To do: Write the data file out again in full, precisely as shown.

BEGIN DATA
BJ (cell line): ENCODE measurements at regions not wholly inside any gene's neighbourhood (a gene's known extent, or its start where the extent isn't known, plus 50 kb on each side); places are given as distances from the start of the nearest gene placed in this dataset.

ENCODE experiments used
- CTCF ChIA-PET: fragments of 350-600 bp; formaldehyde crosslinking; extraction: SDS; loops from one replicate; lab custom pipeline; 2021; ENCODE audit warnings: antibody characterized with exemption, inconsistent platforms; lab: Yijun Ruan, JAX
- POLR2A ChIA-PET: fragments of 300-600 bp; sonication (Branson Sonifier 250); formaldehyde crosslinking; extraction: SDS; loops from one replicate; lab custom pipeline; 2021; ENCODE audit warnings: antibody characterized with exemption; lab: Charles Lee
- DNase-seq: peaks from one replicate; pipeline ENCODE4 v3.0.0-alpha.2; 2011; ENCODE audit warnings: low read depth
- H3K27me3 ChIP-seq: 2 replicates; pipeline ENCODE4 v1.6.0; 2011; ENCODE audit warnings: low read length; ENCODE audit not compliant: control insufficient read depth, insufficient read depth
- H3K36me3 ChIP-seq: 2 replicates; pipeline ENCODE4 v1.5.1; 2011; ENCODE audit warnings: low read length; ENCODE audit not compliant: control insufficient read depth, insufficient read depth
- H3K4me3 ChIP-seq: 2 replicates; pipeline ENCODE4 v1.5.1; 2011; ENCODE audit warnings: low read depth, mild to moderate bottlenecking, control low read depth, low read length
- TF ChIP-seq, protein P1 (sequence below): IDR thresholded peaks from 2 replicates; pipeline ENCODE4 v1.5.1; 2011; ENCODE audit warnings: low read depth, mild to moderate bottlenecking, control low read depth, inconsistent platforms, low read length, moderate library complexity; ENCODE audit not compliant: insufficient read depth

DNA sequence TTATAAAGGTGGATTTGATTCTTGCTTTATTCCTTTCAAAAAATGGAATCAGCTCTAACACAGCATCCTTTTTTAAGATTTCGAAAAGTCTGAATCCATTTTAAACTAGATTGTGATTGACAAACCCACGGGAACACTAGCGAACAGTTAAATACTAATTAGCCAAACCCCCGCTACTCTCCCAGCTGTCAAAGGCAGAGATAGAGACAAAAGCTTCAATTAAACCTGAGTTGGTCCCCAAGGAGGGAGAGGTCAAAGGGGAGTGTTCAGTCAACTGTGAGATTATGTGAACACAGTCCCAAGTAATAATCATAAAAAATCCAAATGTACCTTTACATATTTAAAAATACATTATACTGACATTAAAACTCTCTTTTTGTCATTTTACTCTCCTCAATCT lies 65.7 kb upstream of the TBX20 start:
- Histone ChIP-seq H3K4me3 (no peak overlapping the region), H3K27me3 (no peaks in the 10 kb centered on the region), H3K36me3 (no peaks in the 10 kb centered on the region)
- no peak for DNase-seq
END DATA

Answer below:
BJ (cell line): ENCODE measurements at regions not wholly inside any gene's neighbourhood (a gene's known extent, or its start where the extent isn't known, plus 50 kb on each side); places are given as distances from the start of the nearest gene placed in this dataset.

ENCODE experiments used
- CTCF ChIA-PET: fragments of 350-600 bp; formaldehyde crosslinking; extraction: SDS; loops from one replicate; lab custom pipeline; 2021; ENCODE audit warnings: antibody characterized with exemption, inconsistent platforms; lab: Yijun Ruan, JAX
- POLR2A ChIA-PET: fragments of 300-600 bp; sonication (Branson Sonifier 250); formaldehyde crosslinking; extraction: SDS; loops from one replicate; lab custom pipeline; 2021; ENCODE audit warnings: antibody characterized with exemption; lab: Charles Lee
- DNase-seq: peaks from one replicate; pipeline ENCODE4 v3.0.0-alpha.2; 2011; ENCODE audit warnings: low read depth
- H3K27me3 ChIP-seq: 2 replicates; pipeline ENCODE4 v1.6.0; 2011; ENCODE audit warnings: low read length; ENCODE audit not compliant: control insufficient read depth, insufficient read depth
- H3K36me3 ChIP-seq: 2 replicates; pipeline ENCODE4 v1.5.1; 2011; ENCODE audit warnings: low read length; ENCODE audit not compliant: control insufficient read depth, insufficient read depth
- H3K4me3 ChIP-seq: 2 replicates; pipeline ENCODE4 v1.5.1; 2011; ENCODE audit warnings: low read depth, mild to moderate bottlenecking, control low read depth, low read length
- TF ChIP-seq, protein P1 (sequence below): IDR thresholded peaks from 2 replicates; pipeline ENCODE4 v1.5.1; 2011; ENCODE audit warnings: low read depth, mild to moderate bottlenecking, control low read depth, inconsistent platforms, low read length, moderate library complexity; ENCODE audit not compliant: insufficient read depth

DNA sequence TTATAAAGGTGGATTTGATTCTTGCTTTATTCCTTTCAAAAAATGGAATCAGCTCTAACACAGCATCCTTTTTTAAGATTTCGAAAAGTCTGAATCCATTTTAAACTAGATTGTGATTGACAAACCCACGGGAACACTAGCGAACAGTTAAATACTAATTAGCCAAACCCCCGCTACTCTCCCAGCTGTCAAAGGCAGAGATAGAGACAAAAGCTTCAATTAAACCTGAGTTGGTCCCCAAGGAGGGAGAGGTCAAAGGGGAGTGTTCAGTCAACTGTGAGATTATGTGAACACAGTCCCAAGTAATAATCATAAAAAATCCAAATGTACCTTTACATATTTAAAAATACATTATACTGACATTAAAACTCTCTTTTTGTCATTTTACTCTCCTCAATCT lies 65.7 kb upstream of the TBX20 start:
- Histone ChIP-seq H3K4me3 (no peak overlapping the region), H3K27me3 (no peaks in the 10 kb centered on the region), H3K36me3 (no peaks in the 10 kb centered on the region)
- no peak for DNase-seq